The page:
HVAC Duct Construction Standards and Fibrous b. SHUT-OFF DAMPERS
Glass Duct Construction Standards. All materials (Not Motorized)
used in the PSDS shall be able to withstand temper- Shut-off dampers installed to prevent air flow, as in
atures up to 250°F (121°C) without degradation or the summer by-pass duct in the Primary Solar Duct
release of odor-causing or noxious gasses. System, shall be sealed tightly to prevent air flow
Air leakage from PSDS should not exceed 5 percent. when pressurized from either side of the damper.
It is not the intent of these Standards to test the PSDS Slide dampers shall have suitable seals on the guides
for compliance with the 5 percent duct leakage re- to prevent leakage around the blade and through the
quirement, but simply to assure construction stan- guide.

Table 13-2 SOLAR AIR DISTRIBUTION SYSTEMS

13.3
SPECIAL DUCT SYSTEMS

c. VOLUME DAMPERS Where space prohibits the use of an opposed blade


Volume control of balancing dampers shall be in- damper behind the grille face, an opposed blade
stalled in each branch or zone duct. Single leaf dam- damper may be installed in the register stack at a
pers which are a part of a manufactured air grille do location where it is accessible from the grille opening.
not meet the requirements of the SMACNA solar in- Volume dampers installed in branch ducts where the
stallation standards found in the SMACNA "Installa- total estimated system static pressure is less than
tion Standards for Residential Heating and Air Con- 0.5 in. w.g. (125 Pa) should be of a single leaf type.
ditioning Systems." Opposed blade dampers which Volume dampers installed in ductwork where the total
are a part of a manufactured air grille meet the re- estimated system static pressure exceeds 0.5 in. w.g.
quirements of the Standards if sufficient space is pro- (125 Pa) shall be manufactured in accordance with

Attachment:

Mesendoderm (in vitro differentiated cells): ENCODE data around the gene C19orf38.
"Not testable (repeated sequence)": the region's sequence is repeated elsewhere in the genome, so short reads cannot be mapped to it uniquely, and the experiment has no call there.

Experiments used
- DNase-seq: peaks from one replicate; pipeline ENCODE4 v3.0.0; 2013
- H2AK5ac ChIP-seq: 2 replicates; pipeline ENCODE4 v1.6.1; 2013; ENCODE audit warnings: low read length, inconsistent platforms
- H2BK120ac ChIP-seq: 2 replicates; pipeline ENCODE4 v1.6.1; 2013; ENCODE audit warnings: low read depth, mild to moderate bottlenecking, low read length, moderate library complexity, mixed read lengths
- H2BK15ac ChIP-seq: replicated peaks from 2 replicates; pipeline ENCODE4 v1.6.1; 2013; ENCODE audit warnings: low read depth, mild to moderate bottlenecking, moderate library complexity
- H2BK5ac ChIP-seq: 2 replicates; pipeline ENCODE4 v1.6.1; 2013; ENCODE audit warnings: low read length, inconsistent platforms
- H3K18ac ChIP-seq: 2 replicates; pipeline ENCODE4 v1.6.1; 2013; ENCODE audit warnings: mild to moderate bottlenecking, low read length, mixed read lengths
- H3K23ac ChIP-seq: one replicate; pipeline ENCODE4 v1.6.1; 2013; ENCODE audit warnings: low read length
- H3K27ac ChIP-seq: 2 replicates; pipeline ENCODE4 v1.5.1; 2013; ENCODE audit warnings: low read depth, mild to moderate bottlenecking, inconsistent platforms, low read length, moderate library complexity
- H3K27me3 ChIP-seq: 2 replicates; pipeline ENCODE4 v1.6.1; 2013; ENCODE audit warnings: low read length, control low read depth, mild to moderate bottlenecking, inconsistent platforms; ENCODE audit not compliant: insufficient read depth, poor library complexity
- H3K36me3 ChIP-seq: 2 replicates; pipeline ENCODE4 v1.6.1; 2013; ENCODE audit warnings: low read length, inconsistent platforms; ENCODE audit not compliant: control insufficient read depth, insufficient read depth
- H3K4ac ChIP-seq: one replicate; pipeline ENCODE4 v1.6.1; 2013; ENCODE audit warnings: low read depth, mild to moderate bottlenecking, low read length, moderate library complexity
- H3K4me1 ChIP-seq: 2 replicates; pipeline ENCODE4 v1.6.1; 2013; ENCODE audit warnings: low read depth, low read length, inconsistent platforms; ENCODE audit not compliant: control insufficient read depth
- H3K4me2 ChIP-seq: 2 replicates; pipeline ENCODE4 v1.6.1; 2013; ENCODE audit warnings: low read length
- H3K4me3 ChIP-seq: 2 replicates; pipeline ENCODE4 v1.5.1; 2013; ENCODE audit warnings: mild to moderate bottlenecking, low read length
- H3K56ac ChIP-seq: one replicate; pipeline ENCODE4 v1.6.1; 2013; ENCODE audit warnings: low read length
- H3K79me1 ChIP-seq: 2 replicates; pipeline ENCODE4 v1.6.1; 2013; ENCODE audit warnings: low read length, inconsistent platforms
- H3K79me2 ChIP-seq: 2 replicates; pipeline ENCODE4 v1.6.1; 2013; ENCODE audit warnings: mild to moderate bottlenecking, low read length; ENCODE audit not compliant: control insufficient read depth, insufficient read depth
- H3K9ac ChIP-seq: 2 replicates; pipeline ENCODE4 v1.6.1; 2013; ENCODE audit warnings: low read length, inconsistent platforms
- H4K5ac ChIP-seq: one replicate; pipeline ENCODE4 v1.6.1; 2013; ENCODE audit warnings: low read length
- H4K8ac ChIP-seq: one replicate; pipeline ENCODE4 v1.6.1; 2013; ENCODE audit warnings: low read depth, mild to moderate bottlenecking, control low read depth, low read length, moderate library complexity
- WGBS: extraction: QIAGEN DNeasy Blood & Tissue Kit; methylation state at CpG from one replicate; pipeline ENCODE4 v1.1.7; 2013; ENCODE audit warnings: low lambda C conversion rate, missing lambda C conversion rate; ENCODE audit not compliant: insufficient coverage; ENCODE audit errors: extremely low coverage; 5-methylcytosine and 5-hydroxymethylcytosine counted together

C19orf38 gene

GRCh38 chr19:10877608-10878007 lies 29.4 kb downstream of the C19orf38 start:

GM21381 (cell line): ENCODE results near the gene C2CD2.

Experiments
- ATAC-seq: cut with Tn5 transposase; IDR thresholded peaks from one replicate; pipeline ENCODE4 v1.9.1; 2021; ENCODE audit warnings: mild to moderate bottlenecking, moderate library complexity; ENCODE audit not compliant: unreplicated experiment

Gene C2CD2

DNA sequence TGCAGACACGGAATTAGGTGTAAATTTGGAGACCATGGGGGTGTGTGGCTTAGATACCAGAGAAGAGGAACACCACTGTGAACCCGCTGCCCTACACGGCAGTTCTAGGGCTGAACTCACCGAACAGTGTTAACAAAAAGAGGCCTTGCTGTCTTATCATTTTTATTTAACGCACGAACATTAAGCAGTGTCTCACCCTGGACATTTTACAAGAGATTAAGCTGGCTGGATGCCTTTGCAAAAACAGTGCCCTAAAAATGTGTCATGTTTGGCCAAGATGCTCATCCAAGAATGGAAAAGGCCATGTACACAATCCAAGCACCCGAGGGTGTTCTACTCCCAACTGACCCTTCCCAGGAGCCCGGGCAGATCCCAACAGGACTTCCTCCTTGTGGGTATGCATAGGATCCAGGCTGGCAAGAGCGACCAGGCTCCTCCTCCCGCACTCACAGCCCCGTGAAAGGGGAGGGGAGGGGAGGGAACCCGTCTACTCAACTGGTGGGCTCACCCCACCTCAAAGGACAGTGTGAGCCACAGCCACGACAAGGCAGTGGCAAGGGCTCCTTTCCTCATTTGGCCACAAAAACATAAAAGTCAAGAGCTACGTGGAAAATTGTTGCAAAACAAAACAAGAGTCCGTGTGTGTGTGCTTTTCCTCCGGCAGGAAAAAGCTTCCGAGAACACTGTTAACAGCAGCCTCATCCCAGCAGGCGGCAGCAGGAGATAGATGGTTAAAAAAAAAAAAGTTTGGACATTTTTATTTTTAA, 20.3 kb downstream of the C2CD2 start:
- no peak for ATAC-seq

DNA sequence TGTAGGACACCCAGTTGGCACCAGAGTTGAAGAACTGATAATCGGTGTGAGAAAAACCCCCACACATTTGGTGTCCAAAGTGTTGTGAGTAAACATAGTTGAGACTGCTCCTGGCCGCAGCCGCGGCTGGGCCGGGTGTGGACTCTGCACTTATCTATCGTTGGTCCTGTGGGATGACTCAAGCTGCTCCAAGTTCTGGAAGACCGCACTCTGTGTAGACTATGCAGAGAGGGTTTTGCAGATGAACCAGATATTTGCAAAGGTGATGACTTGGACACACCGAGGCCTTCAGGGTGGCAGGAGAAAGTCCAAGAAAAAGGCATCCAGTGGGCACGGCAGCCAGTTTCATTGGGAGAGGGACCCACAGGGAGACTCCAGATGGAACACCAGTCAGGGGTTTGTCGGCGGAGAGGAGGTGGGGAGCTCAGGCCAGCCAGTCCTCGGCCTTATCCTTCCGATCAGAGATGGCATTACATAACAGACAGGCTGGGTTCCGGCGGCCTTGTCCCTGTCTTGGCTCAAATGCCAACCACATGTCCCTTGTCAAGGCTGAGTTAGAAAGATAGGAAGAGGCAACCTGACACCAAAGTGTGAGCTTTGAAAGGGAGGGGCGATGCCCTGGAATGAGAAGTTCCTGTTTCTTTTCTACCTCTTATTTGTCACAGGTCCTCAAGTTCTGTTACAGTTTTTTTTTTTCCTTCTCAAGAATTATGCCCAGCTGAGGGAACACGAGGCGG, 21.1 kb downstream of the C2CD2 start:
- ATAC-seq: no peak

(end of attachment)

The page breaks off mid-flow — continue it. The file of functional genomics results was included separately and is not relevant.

vided behind the grille face for proper operation of the Figure 13-2.
damper.
d. BACK-DRAFT DAMPERS
Back draft dampers shall be installed to close under
the action of gravitational force when there is no air
flow, and open when there is a drop in pressure
across the damper in the direction of desired air flow.
Multi-bladed back-draft dampers shall have suitable
seals on the blade edges, and appropriate seals
along the sides. Light-weight rubberized fabric dam-
pers of the type shown in Figure 13-3 shall be tilted
sufficiently to ensure closure when there is no airflow.
Single blade dampers shall have seals along the seat
and the pivot shall be off-center and horizontal to
ensure closure when there is no airflow.

Figure 13-3 RUBBERIZED FABRIC


BACK-DRAFT DAMPER

Figure 13-2 MULTI-BLADE VOLUME DAMPERS

13.4
CHAPTER 14

Table 14-15 LOSS COEFFICIENTS, ENTRIES (Cont.)


Use the velocity pressure (Vp) of the downstream section. Fitting loss (TP) = C x Vp

E. Conical, Converging Bellmouth, Round and Rectangular, with End Wall (15)

F. Intake Hood (15)

G. Hood, Tapered, Flanged or Unflanged(2)

Note 9: With screen in opening at Ds, Cs = C (from table) + C (Screen coef. Table 14-17)
where: A= Area at D; As = Area at Ds As)2
14.43
DUCT DESIGN TABLES AND CHARTS

Table 14-15 LOSS COEFFICIENTS, ENTRIES (Cont.)


Use the velocity pressure (Vp) of the downstream section. Fitting loss (TP) = C x Vp

H. Hood, Canopy Island or Range

I. Hood, Slot (Dishwasher)

Table 14-16 LOSS COEFFICIENTS, EXITS


Use the velocity pressure (Vp) of the upstream section. Fitting loss (TP) = C x Vp

A. Exhaust Hood (15)

14.44